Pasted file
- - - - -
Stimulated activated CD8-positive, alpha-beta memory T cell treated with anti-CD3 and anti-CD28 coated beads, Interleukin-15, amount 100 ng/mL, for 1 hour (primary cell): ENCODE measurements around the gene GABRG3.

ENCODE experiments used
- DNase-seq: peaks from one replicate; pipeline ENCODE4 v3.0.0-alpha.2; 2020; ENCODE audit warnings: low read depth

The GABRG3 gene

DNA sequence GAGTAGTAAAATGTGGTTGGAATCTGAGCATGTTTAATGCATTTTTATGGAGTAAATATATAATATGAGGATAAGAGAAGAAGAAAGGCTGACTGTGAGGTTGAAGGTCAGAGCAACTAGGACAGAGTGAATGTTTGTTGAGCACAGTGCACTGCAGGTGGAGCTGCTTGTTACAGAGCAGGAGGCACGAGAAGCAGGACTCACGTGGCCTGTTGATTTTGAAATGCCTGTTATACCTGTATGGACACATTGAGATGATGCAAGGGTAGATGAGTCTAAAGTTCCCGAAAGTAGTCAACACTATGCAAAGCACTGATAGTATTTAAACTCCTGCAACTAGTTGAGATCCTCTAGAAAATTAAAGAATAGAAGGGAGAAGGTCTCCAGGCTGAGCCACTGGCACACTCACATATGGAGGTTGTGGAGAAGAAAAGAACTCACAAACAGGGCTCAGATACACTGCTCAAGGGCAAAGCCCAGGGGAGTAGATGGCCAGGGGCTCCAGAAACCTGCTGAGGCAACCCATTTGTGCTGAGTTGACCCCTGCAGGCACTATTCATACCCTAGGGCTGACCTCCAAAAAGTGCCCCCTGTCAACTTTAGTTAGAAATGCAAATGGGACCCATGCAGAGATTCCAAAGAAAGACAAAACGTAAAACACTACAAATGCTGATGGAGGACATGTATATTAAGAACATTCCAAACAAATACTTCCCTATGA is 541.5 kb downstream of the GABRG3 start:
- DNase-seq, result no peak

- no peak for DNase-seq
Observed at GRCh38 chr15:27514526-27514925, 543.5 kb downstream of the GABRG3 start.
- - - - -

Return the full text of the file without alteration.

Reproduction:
Stimulated activated CD8-positive, alpha-beta memory T cell treated with anti-CD3 and anti-CD28 coated beads, Interleukin-15, amount 100 ng/mL, for 1 hour (primary cell): ENCODE measurements around the gene GABRG3.

ENCODE experiments used
- DNase-seq: peaks from one replicate; pipeline ENCODE4 v3.0.0-alpha.2; 2020; ENCODE audit warnings: low read depth

The GABRG3 gene

DNA sequence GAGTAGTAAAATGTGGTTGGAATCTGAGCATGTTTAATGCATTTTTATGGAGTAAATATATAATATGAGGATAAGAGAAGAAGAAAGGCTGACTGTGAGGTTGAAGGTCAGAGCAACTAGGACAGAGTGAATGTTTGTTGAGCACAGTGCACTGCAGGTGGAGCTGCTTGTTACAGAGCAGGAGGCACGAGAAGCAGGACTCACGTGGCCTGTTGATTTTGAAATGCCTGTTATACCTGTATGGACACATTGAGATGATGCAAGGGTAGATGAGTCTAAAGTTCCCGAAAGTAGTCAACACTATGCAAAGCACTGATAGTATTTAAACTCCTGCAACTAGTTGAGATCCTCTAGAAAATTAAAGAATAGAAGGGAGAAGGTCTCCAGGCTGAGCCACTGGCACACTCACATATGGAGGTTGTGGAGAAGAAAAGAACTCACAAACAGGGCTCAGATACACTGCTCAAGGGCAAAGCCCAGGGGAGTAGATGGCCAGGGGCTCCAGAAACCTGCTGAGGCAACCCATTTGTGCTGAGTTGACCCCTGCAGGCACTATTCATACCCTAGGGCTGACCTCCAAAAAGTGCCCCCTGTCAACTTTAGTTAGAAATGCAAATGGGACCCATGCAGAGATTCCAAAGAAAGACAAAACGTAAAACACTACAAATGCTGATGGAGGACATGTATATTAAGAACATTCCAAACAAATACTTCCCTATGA is 541.5 kb downstream of the GABRG3 start:
- DNase-seq, result no peak

- no peak for DNase-seq
Observed at GRCh38 chr15:27514526-27514925, 543.5 kb downstream of the GABRG3 start.